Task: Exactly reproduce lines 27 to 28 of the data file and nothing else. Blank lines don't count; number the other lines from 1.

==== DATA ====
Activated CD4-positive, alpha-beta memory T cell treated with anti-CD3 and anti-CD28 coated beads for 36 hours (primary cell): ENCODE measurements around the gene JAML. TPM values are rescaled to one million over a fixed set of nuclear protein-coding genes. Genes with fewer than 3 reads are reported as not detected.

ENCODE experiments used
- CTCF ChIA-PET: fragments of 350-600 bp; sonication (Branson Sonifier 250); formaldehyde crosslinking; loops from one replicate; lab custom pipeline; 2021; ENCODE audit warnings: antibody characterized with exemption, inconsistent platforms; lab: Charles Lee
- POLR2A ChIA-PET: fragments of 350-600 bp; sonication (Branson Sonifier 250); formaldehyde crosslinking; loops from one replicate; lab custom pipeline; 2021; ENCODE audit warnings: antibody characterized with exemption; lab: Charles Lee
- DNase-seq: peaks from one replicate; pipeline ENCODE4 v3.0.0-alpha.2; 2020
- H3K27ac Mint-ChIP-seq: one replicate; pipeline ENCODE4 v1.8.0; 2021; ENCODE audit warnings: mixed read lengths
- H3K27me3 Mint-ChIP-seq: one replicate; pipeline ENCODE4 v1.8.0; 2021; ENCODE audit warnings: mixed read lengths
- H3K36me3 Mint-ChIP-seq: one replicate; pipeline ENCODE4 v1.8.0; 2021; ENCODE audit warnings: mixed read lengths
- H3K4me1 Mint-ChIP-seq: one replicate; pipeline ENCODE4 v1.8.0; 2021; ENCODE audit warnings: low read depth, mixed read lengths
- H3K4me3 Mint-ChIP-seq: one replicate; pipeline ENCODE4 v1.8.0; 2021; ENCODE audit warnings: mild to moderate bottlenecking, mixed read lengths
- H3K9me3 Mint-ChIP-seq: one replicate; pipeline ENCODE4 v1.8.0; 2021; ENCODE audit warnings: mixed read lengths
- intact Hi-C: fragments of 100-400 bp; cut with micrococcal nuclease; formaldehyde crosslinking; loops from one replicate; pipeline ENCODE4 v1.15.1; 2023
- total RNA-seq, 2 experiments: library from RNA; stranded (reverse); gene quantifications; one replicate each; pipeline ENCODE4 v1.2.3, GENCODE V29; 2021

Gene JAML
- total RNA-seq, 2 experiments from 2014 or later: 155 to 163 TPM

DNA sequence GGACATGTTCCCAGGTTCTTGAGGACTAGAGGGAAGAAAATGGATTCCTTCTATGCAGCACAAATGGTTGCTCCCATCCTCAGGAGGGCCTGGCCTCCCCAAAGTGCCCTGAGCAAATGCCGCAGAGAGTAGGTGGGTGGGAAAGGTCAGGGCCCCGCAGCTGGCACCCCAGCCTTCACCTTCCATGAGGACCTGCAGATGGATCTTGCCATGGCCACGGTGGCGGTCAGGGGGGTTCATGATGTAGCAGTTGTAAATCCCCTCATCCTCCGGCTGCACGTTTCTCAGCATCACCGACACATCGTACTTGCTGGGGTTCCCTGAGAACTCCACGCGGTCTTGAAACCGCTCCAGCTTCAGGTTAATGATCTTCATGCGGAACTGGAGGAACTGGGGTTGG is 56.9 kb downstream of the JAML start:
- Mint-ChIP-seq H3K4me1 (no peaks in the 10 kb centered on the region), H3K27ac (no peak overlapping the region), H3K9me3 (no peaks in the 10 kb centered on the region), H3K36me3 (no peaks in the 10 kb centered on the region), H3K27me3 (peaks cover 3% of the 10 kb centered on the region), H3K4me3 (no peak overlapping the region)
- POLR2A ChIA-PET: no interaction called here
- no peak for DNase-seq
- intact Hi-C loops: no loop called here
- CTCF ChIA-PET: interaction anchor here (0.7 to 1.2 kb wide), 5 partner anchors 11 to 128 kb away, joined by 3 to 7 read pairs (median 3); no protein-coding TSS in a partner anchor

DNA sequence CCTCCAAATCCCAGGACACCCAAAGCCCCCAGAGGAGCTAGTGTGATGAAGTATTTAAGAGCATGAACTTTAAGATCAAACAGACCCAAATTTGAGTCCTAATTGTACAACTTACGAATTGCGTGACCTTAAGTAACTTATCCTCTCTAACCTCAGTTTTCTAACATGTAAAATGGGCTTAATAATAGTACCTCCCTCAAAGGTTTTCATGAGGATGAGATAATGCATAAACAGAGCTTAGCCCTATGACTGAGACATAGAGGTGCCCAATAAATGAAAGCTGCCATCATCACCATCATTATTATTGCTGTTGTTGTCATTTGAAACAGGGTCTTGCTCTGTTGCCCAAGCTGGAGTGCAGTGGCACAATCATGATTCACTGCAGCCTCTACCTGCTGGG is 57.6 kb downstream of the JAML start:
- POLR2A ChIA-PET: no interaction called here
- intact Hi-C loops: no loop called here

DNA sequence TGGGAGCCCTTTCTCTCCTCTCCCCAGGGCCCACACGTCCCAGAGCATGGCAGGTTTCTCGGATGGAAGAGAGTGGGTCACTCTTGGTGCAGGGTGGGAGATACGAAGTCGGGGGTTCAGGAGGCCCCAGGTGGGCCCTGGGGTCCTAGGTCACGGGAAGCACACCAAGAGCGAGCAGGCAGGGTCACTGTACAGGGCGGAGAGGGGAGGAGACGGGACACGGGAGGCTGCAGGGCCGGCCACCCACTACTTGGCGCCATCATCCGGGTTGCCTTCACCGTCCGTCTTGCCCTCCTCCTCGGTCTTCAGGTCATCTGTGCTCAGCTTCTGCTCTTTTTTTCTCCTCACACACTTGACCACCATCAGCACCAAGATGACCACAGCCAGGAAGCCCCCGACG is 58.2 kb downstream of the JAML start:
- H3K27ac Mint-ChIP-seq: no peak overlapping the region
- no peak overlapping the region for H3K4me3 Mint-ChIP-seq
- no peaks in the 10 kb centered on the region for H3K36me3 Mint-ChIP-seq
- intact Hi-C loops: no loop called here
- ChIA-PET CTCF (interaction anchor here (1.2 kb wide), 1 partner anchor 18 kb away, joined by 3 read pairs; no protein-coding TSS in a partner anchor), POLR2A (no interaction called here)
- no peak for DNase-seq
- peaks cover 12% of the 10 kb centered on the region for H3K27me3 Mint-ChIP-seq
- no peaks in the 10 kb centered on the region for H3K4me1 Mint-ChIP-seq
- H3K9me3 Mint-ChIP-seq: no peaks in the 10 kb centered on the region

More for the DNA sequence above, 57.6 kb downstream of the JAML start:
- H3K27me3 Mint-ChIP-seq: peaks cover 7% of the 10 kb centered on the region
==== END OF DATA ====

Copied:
- no peak overlapping the region for H3K4me3 Mint-ChIP-seq
- no peaks in the 10 kb centered on the region for H3K36me3 Mint-ChIP-seq